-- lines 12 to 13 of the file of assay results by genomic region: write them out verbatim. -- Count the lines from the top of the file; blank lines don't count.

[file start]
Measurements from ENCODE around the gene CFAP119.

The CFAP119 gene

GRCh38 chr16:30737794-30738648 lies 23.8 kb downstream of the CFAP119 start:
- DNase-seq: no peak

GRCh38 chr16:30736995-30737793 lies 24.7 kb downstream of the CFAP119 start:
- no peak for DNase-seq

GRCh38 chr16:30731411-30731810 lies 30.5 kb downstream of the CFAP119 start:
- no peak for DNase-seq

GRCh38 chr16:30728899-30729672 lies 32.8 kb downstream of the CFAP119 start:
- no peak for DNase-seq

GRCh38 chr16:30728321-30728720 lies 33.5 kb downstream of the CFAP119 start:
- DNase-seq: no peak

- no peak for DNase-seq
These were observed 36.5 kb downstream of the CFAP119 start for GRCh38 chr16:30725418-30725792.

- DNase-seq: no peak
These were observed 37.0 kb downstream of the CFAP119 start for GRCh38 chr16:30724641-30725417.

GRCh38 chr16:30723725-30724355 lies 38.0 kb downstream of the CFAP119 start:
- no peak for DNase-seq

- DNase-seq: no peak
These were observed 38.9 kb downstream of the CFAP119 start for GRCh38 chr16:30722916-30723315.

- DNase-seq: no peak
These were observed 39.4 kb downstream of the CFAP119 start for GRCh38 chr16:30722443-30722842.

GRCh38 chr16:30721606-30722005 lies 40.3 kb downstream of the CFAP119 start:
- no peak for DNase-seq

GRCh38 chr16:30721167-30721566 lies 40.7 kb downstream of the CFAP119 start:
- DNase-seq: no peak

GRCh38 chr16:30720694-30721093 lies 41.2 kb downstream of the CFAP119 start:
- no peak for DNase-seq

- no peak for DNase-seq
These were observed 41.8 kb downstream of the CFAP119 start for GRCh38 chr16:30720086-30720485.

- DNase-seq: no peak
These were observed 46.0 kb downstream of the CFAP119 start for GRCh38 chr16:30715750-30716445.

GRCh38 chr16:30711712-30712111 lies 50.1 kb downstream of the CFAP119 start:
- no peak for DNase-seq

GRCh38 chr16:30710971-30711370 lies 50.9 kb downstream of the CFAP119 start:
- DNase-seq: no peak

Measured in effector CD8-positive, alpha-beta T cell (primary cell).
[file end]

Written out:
- DNase-seq: no peak

- no peak for DNase-seq